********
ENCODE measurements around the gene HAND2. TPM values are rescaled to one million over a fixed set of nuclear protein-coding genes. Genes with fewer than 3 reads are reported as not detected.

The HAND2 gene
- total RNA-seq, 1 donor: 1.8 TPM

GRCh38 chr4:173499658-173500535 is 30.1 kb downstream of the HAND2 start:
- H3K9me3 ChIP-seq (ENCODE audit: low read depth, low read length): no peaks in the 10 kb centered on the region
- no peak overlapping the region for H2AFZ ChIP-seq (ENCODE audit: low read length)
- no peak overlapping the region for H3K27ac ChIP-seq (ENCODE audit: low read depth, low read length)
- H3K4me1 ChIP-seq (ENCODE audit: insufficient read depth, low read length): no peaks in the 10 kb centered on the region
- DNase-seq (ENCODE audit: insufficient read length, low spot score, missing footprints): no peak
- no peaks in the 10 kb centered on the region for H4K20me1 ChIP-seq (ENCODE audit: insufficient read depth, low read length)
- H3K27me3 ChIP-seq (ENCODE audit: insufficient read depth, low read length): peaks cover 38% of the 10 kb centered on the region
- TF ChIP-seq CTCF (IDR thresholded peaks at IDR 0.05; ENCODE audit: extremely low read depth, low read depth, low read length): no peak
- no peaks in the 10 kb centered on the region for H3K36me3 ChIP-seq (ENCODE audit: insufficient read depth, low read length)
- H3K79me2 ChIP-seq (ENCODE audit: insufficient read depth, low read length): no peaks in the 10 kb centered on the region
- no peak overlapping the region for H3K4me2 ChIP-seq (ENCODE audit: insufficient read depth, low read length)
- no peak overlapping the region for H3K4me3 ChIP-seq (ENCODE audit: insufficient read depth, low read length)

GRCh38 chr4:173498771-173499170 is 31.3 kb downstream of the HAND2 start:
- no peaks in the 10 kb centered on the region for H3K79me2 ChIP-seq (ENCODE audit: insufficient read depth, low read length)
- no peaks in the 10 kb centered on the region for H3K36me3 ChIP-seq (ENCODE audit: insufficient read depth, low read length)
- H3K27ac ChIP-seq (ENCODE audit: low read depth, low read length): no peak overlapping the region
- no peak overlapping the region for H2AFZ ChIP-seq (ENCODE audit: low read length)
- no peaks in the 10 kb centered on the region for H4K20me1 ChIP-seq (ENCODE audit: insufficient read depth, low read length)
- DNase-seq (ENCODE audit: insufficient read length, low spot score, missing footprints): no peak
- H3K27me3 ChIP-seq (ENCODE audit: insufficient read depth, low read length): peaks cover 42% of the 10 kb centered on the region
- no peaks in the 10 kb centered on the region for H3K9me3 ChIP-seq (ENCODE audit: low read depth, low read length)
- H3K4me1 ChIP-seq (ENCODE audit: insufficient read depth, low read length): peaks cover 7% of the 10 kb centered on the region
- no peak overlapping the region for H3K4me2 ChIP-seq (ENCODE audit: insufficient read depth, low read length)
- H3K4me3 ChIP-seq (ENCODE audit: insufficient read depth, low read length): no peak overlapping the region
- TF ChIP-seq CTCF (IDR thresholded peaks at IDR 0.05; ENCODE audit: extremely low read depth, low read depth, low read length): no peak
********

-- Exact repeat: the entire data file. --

ENCODE measurements around the gene HAND2. TPM values are rescaled to one million over a fixed set of nuclear protein-coding genes. Genes with fewer than 3 reads are reported as not detected.

The HAND2 gene
- total RNA-seq, 1 donor: 1.8 TPM

GRCh38 chr4:173499658-173500535 is 30.1 kb downstream of the HAND2 start:
- H3K9me3 ChIP-seq (ENCODE audit: low read depth, low read length): no peaks in the 10 kb centered on the region
- no peak overlapping the region for H2AFZ ChIP-seq (ENCODE audit: low read length)
- no peak overlapping the region for H3K27ac ChIP-seq (ENCODE audit: low read depth, low read length)
- H3K4me1 ChIP-seq (ENCODE audit: insufficient read depth, low read length): no peaks in the 10 kb centered on the region
- DNase-seq (ENCODE audit: insufficient read length, low spot score, missing footprints): no peak
- no peaks in the 10 kb centered on the region for H4K20me1 ChIP-seq (ENCODE audit: insufficient read depth, low read length)
- H3K27me3 ChIP-seq (ENCODE audit: insufficient read depth, low read length): peaks cover 38% of the 10 kb centered on the region
- TF ChIP-seq CTCF (IDR thresholded peaks at IDR 0.05; ENCODE audit: extremely low read depth, low read depth, low read length): no peak
- no peaks in the 10 kb centered on the region for H3K36me3 ChIP-seq (ENCODE audit: insufficient read depth, low read length)
- H3K79me2 ChIP-seq (ENCODE audit: insufficient read depth, low read length): no peaks in the 10 kb centered on the region
- no peak overlapping the region for H3K4me2 ChIP-seq (ENCODE audit: insufficient read depth, low read length)
- no peak overlapping the region for H3K4me3 ChIP-seq (ENCODE audit: insufficient read depth, low read length)

GRCh38 chr4:173498771-173499170 is 31.3 kb downstream of the HAND2 start:
- no peaks in the 10 kb centered on the region for H3K79me2 ChIP-seq (ENCODE audit: insufficient read depth, low read length)
- no peaks in the 10 kb centered on the region for H3K36me3 ChIP-seq (ENCODE audit: insufficient read depth, low read length)
- H3K27ac ChIP-seq (ENCODE audit: low read depth, low read length): no peak overlapping the region
- no peak overlapping the region for H2AFZ ChIP-seq (ENCODE audit: low read length)
- no peaks in the 10 kb centered on the region for H4K20me1 ChIP-seq (ENCODE audit: insufficient read depth, low read length)
- DNase-seq (ENCODE audit: insufficient read length, low spot score, missing footprints): no peak
- H3K27me3 ChIP-seq (ENCODE audit: insufficient read depth, low read length): peaks cover 42% of the 10 kb centered on the region
- no peaks in the 10 kb centered on the region for H3K9me3 ChIP-seq (ENCODE audit: low read depth, low read length)
- H3K4me1 ChIP-seq (ENCODE audit: insufficient read depth, low read length): peaks cover 7% of the 10 kb centered on the region
- no peak overlapping the region for H3K4me2 ChIP-seq (ENCODE audit: insufficient read depth, low read length)
- H3K4me3 ChIP-seq (ENCODE audit: insufficient read depth, low read length): no peak overlapping the region
- TF ChIP-seq CTCF (IDR thresholded peaks at IDR 0.05; ENCODE audit: extremely low read depth, low read depth, low read length): no peak